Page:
The skin, hairs and nails make up this system. They collectively serve aesthetic and protective functions.
The skin is composed of two layers: the epidermis and the dermis. The epidermis is the superficial tough covering while the dermis is the deeper layer rich in blood vessels and supplying the epidermis with nutrients.
The skin contains hair, sweat glands, oil-producing glands, blood vessels and nerves. They all serve important functions.
- Protection against chemicals, particles, dryness, ultraviolet radiation, microbes.
- Prevents loss of water and electrolytes.
- Shock absorber
- Sensation, by the specialist nerve endings mediating pain leading to withdrawal, and itch leading to scratch and e.g. removal of a parasite.
- Vitamin D synthesis.
- Temperature regulation (sweat glands and blood vessels)
- Protection, and fine manipulation of small objects (the nails)
- Testosterone synthesis
- Psychosocial, grooming and sexual behaviour (hair, nails, appearance and tactile quality of skin).
Symptoms of Integumentary Disease
It is quite easy to notice when changes occur on your skin, hair or nails especially when they are in exposed areas or places where your eyes can easily get to. Here are some of them:
- New or changing skin lesion
- Red scaly rashes
- Reddish skin
- Skin swelling
- Light sensitivity
- Leg ulcers
- Abnormal skin colour
- Nail discolouration
- Nail deformities or abnormal nail shapes
- Scanty hair
New or changing skin lesion
A new lesion on the skin may represent a cancerous growth. It may also be due to a less serious condition. However, when new changes are noticed in a lesion which has been present for some time, there is a cause for concern.
This is a very common symptom in skin disease. It may also be caused by several other conditions like pregnancy, liver, kidney and blood diseases as well as cancers. In some cases, however, the cause is not known.
Red scaly rashes
These may be caused by skin allergy, fungal infections, drug reactions or syphilis. Allergies usually affect the face, inside of the arms and back of the knees. Fungal infections usually affect the torso and upper shoulders. Drug reactions are widespread, while syphilis usually affects the torso, upper arms and thighs, as well as the palms and soles.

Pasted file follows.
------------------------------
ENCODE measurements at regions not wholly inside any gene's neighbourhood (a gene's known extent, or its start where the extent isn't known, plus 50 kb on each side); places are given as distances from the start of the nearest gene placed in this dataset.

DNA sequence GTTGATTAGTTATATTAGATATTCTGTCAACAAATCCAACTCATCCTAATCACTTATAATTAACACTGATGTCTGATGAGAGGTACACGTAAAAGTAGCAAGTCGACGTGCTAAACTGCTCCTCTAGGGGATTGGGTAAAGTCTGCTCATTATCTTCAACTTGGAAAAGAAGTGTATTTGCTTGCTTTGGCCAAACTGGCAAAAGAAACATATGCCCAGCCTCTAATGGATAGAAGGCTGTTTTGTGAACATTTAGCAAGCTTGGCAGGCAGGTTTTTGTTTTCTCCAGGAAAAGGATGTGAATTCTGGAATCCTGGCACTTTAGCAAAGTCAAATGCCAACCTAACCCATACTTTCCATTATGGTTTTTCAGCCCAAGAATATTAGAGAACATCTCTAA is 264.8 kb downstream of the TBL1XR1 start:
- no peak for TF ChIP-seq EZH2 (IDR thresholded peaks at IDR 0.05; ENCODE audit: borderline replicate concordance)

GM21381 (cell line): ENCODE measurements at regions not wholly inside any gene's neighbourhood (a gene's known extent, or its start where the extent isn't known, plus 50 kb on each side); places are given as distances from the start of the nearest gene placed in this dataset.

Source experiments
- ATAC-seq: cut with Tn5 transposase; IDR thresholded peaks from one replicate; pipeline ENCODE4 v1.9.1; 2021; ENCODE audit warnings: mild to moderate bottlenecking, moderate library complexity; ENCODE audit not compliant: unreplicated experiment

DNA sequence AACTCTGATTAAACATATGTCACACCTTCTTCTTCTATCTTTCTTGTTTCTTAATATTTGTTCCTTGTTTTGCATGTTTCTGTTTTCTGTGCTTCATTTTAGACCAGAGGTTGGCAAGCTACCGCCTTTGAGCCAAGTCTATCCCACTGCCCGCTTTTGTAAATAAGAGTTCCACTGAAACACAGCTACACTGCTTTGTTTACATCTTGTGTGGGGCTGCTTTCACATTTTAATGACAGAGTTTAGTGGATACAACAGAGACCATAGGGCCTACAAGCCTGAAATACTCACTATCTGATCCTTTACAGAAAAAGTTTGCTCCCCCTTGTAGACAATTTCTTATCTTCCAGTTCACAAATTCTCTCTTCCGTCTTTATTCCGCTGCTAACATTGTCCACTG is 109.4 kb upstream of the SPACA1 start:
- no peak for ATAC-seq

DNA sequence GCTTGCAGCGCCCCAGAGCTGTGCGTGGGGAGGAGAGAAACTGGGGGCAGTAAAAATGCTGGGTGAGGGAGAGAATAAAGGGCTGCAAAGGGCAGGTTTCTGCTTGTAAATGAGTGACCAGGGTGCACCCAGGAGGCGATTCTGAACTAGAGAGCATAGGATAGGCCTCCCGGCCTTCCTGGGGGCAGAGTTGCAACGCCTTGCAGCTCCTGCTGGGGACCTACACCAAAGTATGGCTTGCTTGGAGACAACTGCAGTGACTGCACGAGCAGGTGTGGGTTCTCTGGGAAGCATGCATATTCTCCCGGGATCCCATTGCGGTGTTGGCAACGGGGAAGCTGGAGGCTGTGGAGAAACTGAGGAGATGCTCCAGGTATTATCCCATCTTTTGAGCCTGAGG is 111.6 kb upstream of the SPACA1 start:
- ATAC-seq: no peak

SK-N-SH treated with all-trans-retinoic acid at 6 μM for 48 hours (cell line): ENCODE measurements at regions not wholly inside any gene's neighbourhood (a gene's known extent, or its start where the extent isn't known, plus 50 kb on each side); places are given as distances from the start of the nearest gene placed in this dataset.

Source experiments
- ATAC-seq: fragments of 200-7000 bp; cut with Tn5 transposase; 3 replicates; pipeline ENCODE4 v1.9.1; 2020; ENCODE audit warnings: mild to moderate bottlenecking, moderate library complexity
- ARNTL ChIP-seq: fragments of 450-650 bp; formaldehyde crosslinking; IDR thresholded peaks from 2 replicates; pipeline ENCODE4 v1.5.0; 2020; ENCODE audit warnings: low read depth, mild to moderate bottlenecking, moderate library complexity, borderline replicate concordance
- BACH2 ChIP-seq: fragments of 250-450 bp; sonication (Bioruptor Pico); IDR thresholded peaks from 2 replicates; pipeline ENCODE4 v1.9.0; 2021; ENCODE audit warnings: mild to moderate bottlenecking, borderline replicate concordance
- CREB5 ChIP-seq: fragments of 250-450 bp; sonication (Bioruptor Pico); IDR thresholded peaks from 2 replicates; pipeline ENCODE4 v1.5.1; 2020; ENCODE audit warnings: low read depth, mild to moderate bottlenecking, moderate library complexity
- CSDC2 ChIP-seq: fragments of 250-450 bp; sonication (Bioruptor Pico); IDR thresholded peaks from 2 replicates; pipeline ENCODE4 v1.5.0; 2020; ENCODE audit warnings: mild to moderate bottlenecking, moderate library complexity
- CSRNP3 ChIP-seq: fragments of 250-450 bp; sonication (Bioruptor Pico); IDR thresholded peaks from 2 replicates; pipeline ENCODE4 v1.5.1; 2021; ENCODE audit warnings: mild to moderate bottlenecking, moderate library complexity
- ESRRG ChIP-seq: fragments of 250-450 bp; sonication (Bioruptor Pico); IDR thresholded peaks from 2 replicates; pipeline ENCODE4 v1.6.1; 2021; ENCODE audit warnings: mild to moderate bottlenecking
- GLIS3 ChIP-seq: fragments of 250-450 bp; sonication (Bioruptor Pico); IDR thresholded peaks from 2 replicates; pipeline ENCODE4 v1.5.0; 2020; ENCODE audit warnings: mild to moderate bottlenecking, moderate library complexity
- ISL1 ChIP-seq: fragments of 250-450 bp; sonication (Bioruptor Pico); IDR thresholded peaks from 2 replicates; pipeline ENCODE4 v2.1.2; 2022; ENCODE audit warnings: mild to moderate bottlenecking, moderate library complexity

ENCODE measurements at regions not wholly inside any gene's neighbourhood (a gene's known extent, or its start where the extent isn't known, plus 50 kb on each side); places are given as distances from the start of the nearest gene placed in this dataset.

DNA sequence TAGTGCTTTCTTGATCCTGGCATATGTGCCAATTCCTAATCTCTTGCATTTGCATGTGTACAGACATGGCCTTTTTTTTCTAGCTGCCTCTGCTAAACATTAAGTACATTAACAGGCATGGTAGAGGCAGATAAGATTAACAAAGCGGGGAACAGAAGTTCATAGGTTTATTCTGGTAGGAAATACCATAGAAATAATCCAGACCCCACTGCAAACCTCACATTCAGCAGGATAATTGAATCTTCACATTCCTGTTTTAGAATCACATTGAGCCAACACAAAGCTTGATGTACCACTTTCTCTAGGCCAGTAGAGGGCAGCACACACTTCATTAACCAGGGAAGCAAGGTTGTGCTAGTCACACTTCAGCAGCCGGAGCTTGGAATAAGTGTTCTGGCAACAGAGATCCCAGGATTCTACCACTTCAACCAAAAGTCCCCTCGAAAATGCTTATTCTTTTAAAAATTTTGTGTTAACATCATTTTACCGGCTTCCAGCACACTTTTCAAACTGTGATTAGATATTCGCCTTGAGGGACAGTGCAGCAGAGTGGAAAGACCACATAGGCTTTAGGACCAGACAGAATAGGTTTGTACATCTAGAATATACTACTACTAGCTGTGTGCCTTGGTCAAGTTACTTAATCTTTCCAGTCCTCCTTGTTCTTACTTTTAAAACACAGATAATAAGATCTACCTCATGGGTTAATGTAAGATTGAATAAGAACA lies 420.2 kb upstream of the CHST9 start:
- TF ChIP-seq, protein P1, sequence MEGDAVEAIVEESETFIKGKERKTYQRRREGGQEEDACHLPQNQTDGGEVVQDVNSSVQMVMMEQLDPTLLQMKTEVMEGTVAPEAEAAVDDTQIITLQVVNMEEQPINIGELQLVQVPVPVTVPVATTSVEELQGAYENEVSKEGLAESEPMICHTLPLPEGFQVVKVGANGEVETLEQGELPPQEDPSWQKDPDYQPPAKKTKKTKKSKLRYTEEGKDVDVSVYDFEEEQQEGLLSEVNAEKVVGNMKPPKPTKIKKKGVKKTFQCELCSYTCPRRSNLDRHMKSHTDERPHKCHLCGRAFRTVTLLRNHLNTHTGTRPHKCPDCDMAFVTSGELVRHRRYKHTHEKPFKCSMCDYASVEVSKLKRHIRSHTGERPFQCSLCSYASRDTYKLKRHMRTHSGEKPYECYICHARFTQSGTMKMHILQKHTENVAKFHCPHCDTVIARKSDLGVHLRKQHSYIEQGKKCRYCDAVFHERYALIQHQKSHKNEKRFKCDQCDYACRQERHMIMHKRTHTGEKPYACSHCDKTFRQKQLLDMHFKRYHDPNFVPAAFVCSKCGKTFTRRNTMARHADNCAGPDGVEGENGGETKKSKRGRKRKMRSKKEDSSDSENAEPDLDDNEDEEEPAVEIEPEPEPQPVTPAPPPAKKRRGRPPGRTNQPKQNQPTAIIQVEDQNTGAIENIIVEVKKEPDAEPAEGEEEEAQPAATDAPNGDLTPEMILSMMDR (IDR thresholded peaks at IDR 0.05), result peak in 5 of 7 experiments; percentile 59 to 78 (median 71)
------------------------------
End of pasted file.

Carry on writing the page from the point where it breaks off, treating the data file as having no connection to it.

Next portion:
This is also called erythroderma, and may occur with or without scaling, affecting almost all the body surface. In dark people, the skin may rather give a purplish hue. It can occur in every age group but older people are at greatest risk. Eczema or drug reactions may rarely progress to erythroderma. Other causes include blood cancer and some fungal infections.
This condition is also known as urticaria. It may be due to a problem with the immune system. Allergic reactions to foods and injections; drug reactions; contact with animal saliva or latex; heat, cold, pressure, sun or water; viral infections, and pregnancy can also cause urticarial.
These are fluid-filled spaces within the skin. They can be localised or wide-spread. There are several causes of blisters and they include bacterial, fungal and viral infections; eczema; insect bites and drug reactions.
Light rays from the sun is the main cause of skin cancers worldwide. Some specific kinds of rays may cause skin rashes in sensitive individuals. Light sensitivity may be caused by some drugs, enzyme deficiencies and vitamin B3 deficiency. The cause may be unknown in some cases.
Ulceration of the skin is the complete loss of the top layer (epidermis) and part of the deep layer (dermis). It may be caused by blood vessel disease, diabetes mellitus, sickle-cell disease, syphilis, leprosy, cancers or injuries.
Abnormal skin colour
Lighter than normal skin colour may be caused by albinism, eczema and yeast infection. Darker than normal skin colour may be due to drug reactions, pregnancy, use of oral contraceptives, adrenal disease and kidney disease.
Ridging and beading of the nail is not abnormal and increases with age. Similarly, occasional white flecks are seen frequently in normal nails and are due to airspaces within the plate.
In some inherited disease conditions, the nails are grossly thickened, especially at the free edge, and discoloured from birth. Trauma such as habitual picking of the nail or from wearing ill-fitting shoes can discolour or disfigure it.
Systemic diseases such as iron-deficiency anaemia may cause the nails to be spoon-shaped. The tip of the finger may become bulbous and swollen due to a lot of conditions affecting the respiratory, cardiovascular or digestive systems. Whitening of the nails may be due to reduced body protein. ‘Half-and-half’ nails (white and red-brown) are seen in some patients with kidney failure. Rarely drugs like anti-malarials may discolour nails.
Scanty scalp hair (alopecia) may be caused by scalp fungal infections, pulling of the hair, cosmetic, syphilis, viral infection, thyroid disease, diabetes mellitus, HIV disease, nutritional deficiency, liver disease and irradiation from x-rays.